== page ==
Title:
Hearing protection device with acoustic filter element and method for manufacturing the same
Kind Code:
A1


Abstract:
A hearing protection device comprising a shell to be worn at least partially within a user's ear canal is provided. The shell is provided with a receptacle having an outer opening towards ambience and an inner opening towards said ear canal. An acoustic filter element for attenuating sound comprising open-pore porous material is engaged within the receptacle in a detachable manner.



Inventors:
Oberdanner, Hannes (Wolfhausen, CH)
Application Number:
11/295717
Publication Date:
06/07/2007
Filing Date:
12/07/2005
Assignee:
Phonak AG (Staefa, CH)
Primary Class:
Other Classes:
181/130
International Classes:
H04R25/02; A61B7/02
View Patent Images:
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Primary Examiner:
SAN MARTIN, EDGARDO
Attorney, Agent or Firm:
Roberts Calderon Safran & Cole, P.C. (McLean, VA, US)
Claims:
What is claimed is:

1. A hearing protection device comprising a shell to be worn at least partially within a user's ear canal, wherein said shell is provided with a receptacle (16) having an outer opening towards ambience and an inner opening towards said ear canal, and wherein an acoustic filter element for attenuating sound comprising open-pore porous material is engaged within said receptacle in a detachable manner.

2. The device of claim 1, wherein said acoustic filter element comprises a housing containing said porous material.

3. The device of claim 2, wherein said housing has an end open towards ambience and an end open towards said inner opening of said receptacle.

4. The device of claim 3, wherein said housing is provided at both open ends with an air-permeable membrane for protection of said porous material.

5. The device of claim 1, wherein said porous material comprises at least one of a foamed material, a sintered material, a fiber material, a particulate material, a fleece material, a braided material and a woven material.

6. The device of claim 5, wherein said porous material is made of at least one of a plastic material, ceramic material, a metal, an alloy, and a glass material.

7. The device of claim 1, wherein said acoustic filter element is engaged with said shell by a snap-in connection, a bayonet connection, an adhesive connection, or an interference fit.

8. The device of claim 1, wherein said porous material is directly engaged within said receptacle.

9. The device of claim 8, wherein said porous material is held within said receptacle by elastic deformation or by an adhesive material.

10. The device of claim 1, wherein said porous material comprises a first portion and a second portion which differ from each other regarding at least one of material and structure.

11. A hearing protection device comprising a shell to be worn at least partially within a user's ear canal, wherein said shell is provided with an acoustic filter element for attenuating sound comprising open-pore porous material, wherein said shell is designed such that said acoustic filter element is open towards ambience and towards said user's ear canal, and wherein said acoustic filter element is integral with said shell.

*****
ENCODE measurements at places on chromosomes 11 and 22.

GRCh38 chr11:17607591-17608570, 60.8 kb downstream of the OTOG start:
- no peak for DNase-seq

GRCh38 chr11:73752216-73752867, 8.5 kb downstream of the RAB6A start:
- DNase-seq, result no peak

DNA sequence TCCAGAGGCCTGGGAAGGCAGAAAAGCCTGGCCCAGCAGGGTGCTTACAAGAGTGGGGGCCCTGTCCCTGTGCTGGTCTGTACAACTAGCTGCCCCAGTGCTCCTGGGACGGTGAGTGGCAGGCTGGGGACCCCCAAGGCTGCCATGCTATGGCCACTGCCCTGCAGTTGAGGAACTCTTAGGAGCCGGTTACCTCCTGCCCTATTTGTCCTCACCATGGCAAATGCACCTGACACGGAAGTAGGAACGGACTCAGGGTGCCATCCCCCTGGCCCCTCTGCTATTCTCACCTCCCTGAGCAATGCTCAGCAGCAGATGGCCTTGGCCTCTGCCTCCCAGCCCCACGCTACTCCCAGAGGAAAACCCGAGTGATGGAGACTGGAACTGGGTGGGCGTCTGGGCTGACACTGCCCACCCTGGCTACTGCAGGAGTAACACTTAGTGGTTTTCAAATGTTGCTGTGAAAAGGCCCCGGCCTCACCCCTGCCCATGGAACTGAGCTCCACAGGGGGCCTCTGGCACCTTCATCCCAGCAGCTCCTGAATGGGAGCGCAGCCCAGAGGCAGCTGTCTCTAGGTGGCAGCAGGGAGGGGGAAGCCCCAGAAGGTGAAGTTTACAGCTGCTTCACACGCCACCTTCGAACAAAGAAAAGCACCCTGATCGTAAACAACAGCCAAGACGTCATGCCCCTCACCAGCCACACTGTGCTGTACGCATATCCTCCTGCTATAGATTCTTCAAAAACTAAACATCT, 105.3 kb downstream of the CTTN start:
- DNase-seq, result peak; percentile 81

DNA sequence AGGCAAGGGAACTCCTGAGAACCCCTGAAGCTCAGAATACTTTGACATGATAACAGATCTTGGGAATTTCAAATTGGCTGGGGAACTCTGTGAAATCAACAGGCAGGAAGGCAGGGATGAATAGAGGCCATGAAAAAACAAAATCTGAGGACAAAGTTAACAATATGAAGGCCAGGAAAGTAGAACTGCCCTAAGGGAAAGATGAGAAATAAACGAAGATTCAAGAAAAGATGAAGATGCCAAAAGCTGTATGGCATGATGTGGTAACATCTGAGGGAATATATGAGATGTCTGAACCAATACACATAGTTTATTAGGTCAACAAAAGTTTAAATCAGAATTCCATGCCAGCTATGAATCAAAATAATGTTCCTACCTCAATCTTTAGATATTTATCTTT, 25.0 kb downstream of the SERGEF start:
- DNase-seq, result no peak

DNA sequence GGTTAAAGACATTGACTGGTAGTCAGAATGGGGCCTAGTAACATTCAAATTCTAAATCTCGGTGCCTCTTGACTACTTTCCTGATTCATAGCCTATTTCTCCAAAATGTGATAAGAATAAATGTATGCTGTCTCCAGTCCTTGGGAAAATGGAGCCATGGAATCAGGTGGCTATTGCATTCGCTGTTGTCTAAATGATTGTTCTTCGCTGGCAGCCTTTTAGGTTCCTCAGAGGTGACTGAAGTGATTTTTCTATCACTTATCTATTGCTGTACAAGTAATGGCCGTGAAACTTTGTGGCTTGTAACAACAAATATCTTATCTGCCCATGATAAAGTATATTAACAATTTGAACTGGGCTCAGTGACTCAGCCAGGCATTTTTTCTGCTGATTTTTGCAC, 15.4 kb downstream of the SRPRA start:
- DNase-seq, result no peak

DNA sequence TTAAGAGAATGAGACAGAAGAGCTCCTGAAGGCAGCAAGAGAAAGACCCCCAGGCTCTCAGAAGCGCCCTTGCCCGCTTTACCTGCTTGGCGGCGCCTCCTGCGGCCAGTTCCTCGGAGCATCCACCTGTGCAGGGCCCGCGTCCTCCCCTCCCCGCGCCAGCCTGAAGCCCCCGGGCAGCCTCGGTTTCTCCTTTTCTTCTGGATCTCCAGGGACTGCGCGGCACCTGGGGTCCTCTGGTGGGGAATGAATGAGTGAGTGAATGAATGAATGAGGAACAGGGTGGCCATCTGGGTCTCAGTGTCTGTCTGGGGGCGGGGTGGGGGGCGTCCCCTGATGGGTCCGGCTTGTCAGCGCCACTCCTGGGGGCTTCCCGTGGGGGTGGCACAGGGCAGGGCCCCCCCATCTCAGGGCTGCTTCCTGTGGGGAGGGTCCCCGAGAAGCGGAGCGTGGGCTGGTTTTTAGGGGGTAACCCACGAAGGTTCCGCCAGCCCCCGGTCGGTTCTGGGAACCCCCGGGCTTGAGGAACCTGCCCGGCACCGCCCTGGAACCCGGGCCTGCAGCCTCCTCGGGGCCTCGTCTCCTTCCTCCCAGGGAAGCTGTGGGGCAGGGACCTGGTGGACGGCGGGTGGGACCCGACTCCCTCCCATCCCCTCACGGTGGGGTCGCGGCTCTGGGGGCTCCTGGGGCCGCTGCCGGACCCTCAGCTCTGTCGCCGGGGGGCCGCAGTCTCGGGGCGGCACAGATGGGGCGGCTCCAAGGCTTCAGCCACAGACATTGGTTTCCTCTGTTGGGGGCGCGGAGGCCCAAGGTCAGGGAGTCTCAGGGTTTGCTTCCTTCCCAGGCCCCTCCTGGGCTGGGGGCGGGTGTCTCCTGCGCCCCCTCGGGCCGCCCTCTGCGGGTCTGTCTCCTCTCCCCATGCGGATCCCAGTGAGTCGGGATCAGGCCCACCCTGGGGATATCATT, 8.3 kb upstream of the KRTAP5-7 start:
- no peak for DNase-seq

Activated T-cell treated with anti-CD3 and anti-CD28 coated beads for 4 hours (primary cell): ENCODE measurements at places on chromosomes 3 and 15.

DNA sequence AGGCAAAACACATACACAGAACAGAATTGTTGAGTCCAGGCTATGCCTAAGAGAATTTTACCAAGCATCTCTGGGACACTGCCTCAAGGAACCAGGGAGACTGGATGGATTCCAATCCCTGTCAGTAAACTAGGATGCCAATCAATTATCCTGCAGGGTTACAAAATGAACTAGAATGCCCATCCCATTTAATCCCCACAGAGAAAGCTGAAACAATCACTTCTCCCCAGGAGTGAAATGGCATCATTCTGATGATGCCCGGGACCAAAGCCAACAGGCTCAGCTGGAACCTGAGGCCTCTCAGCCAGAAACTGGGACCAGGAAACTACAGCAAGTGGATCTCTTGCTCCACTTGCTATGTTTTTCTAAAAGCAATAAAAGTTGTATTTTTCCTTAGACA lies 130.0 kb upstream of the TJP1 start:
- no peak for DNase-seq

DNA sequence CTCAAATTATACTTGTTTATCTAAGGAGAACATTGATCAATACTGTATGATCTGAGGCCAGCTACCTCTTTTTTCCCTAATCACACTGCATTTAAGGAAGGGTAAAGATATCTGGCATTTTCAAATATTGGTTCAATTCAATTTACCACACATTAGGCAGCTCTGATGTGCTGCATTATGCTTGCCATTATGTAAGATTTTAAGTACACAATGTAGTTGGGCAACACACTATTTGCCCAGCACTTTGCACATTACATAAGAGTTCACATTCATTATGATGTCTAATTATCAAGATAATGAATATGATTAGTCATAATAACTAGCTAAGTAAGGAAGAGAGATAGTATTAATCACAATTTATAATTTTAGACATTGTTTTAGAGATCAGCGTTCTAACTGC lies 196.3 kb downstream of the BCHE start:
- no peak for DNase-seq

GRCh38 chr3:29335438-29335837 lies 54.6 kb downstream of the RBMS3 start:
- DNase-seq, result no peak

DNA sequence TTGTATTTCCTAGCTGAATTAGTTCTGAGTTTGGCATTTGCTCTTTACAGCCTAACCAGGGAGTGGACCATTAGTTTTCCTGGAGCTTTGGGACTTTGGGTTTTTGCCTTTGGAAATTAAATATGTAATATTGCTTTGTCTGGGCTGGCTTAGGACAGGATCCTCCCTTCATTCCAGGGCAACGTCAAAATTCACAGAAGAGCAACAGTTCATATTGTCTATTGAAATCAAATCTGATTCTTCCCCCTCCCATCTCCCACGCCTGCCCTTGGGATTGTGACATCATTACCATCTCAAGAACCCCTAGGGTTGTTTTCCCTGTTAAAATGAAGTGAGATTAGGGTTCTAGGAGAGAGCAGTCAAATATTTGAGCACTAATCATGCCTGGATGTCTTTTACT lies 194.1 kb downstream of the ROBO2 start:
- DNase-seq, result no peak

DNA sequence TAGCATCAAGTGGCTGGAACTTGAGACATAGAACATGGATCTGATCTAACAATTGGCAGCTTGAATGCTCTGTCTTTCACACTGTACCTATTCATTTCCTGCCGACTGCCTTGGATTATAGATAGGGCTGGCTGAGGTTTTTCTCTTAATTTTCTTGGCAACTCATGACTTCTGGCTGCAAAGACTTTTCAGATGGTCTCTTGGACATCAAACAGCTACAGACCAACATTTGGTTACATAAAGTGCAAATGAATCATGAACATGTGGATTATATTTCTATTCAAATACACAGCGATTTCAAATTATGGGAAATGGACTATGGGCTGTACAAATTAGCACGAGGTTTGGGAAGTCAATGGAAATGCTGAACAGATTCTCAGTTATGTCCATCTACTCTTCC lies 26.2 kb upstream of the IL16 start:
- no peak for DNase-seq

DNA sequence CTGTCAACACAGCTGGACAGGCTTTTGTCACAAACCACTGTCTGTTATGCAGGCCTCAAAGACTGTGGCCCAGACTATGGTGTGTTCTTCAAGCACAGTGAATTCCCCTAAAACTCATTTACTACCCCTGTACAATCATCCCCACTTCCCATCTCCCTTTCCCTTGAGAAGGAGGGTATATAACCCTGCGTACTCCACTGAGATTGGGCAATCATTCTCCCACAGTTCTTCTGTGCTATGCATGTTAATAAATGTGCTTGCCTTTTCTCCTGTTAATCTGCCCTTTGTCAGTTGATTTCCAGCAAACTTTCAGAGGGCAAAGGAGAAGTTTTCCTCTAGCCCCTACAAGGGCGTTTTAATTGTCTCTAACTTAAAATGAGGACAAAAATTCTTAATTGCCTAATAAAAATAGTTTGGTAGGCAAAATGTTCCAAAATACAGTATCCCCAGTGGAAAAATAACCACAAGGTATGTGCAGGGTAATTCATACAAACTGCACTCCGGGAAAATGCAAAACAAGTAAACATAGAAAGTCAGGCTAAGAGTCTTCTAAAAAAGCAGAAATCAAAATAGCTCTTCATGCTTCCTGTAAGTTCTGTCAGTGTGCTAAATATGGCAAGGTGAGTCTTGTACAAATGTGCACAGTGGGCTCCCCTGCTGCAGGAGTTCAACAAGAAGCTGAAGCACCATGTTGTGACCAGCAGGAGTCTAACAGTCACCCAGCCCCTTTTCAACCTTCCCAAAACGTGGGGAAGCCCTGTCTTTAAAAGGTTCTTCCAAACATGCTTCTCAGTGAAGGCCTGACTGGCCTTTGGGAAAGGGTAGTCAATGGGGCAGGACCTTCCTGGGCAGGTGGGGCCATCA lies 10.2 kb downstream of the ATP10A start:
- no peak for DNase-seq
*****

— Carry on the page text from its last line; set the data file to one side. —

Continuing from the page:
12. The device of claim 11, wherein said acoustic filter element is acoustically connected to ambience via an outer opening of said shell and is acoustically connected to said ear canal via an inner opening of said shell.

13. The device of claim 11, wherein said acoustic filter element comprises a first portion and a second portion which differ from each other regarding structure.

14. The device of claim 10, wherein said first portion and said second portion differ regarding at least one of pore size and grain size.

15. The device of claim 1, wherein said acoustic filter element has a tube-like shape.

16. The device of claim 15, wherein said acoustic filter element is provided with at least one channel extending from an outer end of said acoustic filter element to an inner end of said acoustic filter element.

17. The device of claim 1, wherein said porous material has a pore size from 1 to 500 μm.

18. The device of claim 1, wherein said porous material has a porosity from 0.05 to 0.90.

19. The device of claim 1, wherein said porous material has a structural index from 1 to 12.

20. The device of claim 1, wherein said porous material has a flow resistance per unit length of 0.1 to 1000 Pa·s/m2.

21. A method for manufacturing a hearing production device, comprising: producing a shell adapted to be worn at least partially within a user's ear canal, wherein said shell is provided with a receptacle having an outer opening towards ambience and an inner opening towards said ear canal, producing an acoustic filter element for attenuating sound comprising open-pore porous material, and engaging said acoustic filter element with said receptacle in a detachable manner.

22. The method of claim 21, wherein said shell is produced by an additive layer-by-layer build-up process.

23. Method for manufacturing a hearing protection device, comprising: producing a shell adapted to be worn at least partially within a user's ear canal, wherein said shell is provided integrally with an acoustic filter element for attenuating sound comprising open-pore porous material, and wherein said shell is designed such that said acoustic filter element is open towards ambience and towards the user's ear canal.

24. The method of claim 23, wherein said shell including said acoustic filter element is produced by an additive layer-by-layer build-up process.

25. The method of claim 24, wherein said shell including said acoustic filter element is made by sintering of a powder material by use of a laser.